In recent years, knowledge has emerged as a contentious issue for curriculum designers and teachers, in England and elsewhere. In this series of blogs from 2018, Lee Jerome, an ACT Council member and Associate Professor of Education at Middlesex University, has sketched out some ideas about how citizenship educators might think about knowledge - from what kinds of knowledge citizens need; how such knowledge relates to citizenship participation; and how teachers might plan for progression in knowledge and understanding.
In this article Lee Jerome, Associate professor of Education, reports on an interview with Liz Moorse, Chief Executive of Act, about the activities of Democratic Life, which has played an instrumental role in bringing about this change in fortune.
Do the growing number of opportunities for young people to civically engage online have an impact on their engagement beyond the web? Shakuntala Banaji outlines the findings of a cross-European research project and highlights some of the implications for Citizenship teachers.
Joel Busher, a research fellow in the Centre for Trust, Peace and Social relations in Coventry University, presents an article about why the far right has gained so much support in recent times and key events which are closely linked to this.
This article from the Bingham Centre for the Rule of Law considers some of the international issues related to the Rule of Law in KS4. In doing so, it highlights how important it is to approach the teaching of this value from the perspective of knowledge (what do we need to know and understand to use the concept of the Rule of Law?) and critical thinking skills (how do we use the concept to think about the nature of justice?)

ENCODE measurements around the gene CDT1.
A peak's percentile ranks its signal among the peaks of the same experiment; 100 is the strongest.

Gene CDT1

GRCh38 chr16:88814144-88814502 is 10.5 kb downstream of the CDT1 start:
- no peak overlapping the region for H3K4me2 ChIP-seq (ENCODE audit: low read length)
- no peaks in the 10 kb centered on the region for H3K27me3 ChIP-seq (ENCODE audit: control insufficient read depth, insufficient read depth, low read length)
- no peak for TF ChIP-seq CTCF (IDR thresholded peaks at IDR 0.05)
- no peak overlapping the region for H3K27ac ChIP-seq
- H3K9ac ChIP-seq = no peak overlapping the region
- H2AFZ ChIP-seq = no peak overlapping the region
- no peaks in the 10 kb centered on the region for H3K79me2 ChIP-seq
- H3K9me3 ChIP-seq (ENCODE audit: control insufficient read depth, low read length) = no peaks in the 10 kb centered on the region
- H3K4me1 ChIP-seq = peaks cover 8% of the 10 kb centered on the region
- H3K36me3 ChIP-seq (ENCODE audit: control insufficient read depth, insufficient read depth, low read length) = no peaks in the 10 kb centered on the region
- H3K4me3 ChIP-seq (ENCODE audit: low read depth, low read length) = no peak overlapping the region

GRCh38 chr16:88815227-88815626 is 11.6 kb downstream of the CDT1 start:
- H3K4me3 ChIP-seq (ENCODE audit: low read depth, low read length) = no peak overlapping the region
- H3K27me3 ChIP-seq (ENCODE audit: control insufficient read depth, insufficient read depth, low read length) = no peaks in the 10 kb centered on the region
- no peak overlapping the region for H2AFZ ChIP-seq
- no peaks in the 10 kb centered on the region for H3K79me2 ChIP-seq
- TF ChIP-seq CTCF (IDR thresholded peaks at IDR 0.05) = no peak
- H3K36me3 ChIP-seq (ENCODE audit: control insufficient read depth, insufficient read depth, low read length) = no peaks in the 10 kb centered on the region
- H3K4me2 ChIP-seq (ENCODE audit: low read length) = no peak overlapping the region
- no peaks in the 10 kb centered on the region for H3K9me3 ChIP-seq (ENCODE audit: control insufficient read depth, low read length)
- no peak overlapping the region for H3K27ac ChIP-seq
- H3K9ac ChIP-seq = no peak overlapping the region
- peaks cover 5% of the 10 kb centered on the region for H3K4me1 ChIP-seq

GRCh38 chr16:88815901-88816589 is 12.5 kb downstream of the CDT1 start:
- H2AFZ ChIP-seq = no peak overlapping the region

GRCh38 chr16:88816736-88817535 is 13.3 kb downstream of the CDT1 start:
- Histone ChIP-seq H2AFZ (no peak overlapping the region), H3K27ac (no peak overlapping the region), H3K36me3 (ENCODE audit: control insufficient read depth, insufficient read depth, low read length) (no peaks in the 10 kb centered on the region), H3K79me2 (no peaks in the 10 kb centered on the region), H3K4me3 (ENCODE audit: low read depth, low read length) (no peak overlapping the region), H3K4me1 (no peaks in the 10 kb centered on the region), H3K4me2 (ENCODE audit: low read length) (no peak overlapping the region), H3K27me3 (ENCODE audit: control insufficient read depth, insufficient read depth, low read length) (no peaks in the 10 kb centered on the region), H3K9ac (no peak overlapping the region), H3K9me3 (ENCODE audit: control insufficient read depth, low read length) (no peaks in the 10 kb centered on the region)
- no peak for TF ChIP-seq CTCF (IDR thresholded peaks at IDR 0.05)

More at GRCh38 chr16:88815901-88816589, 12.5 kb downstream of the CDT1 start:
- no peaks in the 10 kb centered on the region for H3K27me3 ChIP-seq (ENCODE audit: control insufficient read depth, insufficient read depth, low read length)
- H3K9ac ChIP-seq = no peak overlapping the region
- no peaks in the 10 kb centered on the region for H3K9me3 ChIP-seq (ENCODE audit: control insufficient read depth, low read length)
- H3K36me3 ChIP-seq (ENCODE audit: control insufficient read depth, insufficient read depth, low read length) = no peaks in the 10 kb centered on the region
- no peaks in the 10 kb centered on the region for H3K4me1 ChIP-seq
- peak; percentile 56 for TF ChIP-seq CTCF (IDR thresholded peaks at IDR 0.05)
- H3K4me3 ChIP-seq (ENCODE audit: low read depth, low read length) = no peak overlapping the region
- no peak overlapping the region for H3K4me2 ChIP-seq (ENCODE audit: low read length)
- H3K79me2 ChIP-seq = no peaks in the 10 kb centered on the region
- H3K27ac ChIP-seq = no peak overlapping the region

Jennifer Brouhard, a fifth grade teacher, revisits the relationship between history and citizenship education and presents a scheme of work highlighting some of the fruitful questions that can be considered when combining these two subjects.
Robert Jackson, visiting Professor in the Department of Humanities and Social Sciences Education at Stockholm University, explores the inter-relationship between religion and belief, human rights and citizenship education.
Aliya Azam MBE, Interfaith Coordinator at the Al Khoei Foundation and Deborah Weston OBE, Director of Spiritual, Moral, Social and Cultural Development at Mulberry School for Girls, describe their work bringing together Muslim students from different backgrounds in shared learning experiences. This is helpful when teaching about Faith, Identity and Diversity.